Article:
The Anabaptists were the predecessors to the Amish, Mennonites, and a number of other Christian groups
When and where did the Anabaptists begin?
The Anabaptist movement began in Zurich in Switzerland in 1525 as an offshoot of the Protestant reformation. Protestant reformers such as Ulrich Zwingli, despite his impetus to reform, nonetheless felt that the church should subordinate itself to the state in reform matters. His students Conrad Grebel, Felix Manz, and Georg Blaurock objected to this approach, feeling the church should be independent of state power.
A particular sticking point for these early reformers was the issue of infant baptism. Despite efforts to reach a compromise, Zwingli and the reformers were not able to resolve their issues. In January of 1525, the Zurich City Council instituted legal requirements of infant baptism, with fines for those who failed to do so. In response, Grebel, Manz, and Blaurock re-baptized each other and their followers in secret at Manz’s home a few days later on January 21, 1525, and began the Anabaptist movement.
What did the Anabaptists believe?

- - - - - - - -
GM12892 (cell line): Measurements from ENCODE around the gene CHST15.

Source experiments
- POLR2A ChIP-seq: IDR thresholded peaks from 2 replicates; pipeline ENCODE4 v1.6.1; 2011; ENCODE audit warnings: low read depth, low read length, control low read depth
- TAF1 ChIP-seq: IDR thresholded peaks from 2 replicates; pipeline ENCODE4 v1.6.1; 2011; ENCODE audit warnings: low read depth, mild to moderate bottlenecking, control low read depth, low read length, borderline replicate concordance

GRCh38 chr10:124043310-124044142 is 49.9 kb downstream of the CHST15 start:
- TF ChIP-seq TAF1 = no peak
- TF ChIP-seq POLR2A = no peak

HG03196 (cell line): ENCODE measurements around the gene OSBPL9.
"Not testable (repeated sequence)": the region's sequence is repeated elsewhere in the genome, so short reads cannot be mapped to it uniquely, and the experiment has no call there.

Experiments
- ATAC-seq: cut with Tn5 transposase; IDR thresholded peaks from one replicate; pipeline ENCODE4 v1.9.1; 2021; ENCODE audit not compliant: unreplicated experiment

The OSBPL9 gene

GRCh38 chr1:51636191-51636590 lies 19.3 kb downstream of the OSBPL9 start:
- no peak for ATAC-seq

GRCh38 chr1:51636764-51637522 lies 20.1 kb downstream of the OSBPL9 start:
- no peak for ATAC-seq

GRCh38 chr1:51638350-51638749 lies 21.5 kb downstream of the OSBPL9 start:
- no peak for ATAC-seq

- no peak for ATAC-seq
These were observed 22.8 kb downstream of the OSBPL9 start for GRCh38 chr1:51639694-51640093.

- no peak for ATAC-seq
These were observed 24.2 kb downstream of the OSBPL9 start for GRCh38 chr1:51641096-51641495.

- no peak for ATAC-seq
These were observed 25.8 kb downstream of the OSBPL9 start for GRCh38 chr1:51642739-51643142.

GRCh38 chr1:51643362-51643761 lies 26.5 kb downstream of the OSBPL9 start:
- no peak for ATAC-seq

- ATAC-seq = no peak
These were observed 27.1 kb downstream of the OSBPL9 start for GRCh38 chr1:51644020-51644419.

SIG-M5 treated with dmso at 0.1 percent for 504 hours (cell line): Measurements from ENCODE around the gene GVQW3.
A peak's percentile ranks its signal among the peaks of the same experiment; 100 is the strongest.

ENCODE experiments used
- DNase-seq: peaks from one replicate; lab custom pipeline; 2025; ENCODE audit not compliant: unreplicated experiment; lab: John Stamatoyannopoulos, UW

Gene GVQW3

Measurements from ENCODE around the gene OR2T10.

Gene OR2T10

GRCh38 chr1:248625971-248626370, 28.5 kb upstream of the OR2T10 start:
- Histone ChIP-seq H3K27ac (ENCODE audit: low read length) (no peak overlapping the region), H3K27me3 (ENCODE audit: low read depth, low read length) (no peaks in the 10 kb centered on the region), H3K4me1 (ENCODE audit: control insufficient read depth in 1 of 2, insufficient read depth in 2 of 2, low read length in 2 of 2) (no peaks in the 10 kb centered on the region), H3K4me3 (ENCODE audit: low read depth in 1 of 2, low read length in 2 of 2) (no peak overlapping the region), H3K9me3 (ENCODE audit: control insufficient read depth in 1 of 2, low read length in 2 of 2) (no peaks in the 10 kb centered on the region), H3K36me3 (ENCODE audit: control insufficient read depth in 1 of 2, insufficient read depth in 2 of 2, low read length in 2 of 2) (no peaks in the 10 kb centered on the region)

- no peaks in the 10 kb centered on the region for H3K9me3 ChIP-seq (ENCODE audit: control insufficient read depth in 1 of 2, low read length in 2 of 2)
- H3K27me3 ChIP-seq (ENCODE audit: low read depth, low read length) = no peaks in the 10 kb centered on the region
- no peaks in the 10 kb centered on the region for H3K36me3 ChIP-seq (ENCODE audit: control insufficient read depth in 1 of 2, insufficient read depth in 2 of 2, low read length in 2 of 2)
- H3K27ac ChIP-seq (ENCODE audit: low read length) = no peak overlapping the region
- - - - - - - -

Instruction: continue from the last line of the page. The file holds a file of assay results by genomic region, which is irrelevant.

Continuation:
Anabaptists believed in a number of tenets which conflicted with Church and state authority, including adult baptism. The name “Anabaptist” was originally a derogatory name meaning “rebaptizer”. Anabaptists also believed in non-resistance, which prevented them from serving in state militaries. Anabaptists subscribed to a number of other doctrines, including social shunning for excommunicated members.
The State Church saw the Anabaptists as a threat. Infant baptism was a means of controlling the populace, as children were entered into state records. Anabaptist demands for adult baptism and other changes to the state church, including challenges to priestly authority, were seen as upsetting the established order. Anabaptist refusal to bear arms was considered seditious and threatening to security in the face of external threats.
As a result, both Protestant and Catholic authorities persecuted Anabaptists, capturing, torturing, and killing many over the ensuing decades. The book Martyrs Mirror, by Thieleman J. van Braght, is an account of the martyrdom of numerous Christians, including early Anabaptists. The Martyrs Mirror is well-known among Amish. The martyr tradition of Anabaptism influences the way that Amish and other descendants view their place in the world today.
Which groups fall under the Anabaptist umbrella?
The Amish and Mennonite traditions eventually emerged from the Anabaptist movement in the late 1600s. In addition to the Amish, numerous other groups including Mennonites, Hutterites, and Brethren can be included as descendants of the Anabaptists. The term Anabaptist is still used to describe these groups, many of which still share similar doctrines of non-resistance, adult baptism, and social shunning.
For more information, see:
A History of the Amish, Steven M. Nolt